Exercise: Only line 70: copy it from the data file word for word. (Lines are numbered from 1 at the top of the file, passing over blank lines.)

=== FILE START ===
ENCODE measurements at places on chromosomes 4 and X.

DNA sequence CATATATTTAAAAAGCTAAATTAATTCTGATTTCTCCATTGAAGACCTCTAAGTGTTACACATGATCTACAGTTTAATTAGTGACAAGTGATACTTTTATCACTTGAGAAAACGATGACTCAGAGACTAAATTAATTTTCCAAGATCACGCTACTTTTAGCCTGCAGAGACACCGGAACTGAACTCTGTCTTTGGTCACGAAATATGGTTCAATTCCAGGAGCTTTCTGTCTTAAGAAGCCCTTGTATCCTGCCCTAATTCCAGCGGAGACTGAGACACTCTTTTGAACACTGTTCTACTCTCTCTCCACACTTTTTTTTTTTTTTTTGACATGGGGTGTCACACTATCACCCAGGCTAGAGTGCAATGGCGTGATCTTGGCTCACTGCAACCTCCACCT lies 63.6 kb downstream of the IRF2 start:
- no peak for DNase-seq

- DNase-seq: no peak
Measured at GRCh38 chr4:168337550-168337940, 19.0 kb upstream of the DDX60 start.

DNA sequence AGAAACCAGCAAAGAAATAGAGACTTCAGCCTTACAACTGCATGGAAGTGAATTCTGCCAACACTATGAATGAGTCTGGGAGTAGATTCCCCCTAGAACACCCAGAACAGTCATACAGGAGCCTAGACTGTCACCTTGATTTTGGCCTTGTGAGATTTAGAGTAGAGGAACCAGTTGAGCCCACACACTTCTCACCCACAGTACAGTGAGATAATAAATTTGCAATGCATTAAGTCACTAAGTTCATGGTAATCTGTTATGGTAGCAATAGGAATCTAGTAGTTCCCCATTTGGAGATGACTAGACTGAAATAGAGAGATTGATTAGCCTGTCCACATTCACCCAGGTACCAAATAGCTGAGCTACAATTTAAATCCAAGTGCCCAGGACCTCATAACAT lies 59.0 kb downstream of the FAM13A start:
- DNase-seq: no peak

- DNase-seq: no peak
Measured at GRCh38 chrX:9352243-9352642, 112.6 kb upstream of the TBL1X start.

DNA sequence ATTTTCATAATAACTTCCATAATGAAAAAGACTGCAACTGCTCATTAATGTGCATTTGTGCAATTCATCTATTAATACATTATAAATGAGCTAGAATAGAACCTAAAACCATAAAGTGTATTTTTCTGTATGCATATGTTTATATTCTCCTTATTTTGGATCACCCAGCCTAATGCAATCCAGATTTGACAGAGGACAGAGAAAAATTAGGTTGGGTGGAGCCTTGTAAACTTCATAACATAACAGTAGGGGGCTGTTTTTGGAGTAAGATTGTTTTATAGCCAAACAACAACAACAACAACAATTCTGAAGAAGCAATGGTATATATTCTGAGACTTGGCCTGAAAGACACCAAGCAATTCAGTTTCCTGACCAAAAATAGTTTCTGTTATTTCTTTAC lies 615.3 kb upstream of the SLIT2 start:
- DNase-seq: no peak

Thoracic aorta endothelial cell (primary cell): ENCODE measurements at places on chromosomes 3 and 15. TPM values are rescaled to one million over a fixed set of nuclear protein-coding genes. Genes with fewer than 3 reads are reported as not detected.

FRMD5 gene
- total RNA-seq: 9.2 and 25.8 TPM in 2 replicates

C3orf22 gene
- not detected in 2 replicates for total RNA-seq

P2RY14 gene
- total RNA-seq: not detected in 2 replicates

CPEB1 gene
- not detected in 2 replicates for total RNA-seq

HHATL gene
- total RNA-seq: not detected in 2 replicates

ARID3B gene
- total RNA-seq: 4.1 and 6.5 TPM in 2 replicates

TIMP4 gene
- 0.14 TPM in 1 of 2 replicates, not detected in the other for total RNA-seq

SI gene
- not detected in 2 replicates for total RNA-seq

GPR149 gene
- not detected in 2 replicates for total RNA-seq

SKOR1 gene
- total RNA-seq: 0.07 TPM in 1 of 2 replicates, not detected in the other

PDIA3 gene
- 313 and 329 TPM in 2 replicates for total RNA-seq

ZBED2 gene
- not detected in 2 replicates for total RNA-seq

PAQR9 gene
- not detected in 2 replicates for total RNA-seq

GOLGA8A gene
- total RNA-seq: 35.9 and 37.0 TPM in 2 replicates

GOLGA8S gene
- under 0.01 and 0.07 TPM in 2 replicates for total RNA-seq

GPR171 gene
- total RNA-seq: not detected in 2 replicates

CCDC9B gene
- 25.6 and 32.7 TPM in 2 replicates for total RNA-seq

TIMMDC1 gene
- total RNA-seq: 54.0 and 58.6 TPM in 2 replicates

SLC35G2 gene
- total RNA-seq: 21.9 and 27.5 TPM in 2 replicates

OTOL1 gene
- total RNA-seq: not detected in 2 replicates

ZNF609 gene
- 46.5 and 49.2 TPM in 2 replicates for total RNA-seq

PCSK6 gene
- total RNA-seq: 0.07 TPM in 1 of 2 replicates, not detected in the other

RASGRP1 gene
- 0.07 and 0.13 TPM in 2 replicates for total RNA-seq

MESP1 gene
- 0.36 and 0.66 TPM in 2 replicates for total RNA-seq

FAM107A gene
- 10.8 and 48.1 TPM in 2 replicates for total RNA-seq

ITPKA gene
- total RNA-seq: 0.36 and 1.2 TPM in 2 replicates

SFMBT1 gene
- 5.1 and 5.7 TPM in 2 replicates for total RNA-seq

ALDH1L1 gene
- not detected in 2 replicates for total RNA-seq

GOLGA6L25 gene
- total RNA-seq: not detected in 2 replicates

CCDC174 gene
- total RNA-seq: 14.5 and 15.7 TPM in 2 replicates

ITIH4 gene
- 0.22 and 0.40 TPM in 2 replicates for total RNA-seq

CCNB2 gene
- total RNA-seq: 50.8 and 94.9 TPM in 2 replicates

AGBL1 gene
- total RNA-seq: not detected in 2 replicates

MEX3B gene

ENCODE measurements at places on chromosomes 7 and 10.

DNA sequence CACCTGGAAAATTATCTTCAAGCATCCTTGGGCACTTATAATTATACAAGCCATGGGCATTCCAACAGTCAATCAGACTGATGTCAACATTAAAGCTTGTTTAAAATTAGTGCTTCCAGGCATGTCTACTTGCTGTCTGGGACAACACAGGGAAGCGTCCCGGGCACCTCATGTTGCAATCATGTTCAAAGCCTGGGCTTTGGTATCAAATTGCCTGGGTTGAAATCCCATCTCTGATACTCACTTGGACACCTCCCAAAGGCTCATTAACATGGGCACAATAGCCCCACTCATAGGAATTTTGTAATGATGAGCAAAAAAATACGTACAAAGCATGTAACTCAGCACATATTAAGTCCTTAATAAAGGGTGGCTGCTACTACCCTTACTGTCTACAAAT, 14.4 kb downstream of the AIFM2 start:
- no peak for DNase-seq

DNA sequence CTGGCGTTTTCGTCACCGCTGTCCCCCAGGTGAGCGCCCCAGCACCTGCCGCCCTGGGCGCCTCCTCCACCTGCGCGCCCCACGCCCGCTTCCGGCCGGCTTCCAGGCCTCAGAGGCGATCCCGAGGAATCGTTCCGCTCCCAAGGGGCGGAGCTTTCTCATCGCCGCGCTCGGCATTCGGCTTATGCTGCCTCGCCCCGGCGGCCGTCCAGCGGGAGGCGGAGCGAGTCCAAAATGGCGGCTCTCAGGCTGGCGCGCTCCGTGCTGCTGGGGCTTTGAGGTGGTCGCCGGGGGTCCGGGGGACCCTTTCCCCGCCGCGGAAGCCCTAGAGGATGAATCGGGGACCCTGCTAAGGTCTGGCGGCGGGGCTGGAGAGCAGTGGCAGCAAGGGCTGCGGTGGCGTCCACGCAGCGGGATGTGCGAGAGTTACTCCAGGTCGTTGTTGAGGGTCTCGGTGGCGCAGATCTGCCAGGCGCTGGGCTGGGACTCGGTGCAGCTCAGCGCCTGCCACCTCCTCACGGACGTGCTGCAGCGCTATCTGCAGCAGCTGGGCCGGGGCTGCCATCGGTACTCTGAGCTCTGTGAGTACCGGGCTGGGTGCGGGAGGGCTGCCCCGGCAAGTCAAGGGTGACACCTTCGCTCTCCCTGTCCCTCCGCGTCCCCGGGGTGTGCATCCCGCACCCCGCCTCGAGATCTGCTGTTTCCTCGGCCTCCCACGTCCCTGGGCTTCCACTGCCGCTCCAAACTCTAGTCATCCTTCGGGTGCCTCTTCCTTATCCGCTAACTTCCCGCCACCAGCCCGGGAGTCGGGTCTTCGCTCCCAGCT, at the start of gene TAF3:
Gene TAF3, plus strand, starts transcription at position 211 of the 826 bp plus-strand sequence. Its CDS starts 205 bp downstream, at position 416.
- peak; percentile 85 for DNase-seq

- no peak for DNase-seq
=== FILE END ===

- total RNA-seq: not detected in 2 replicates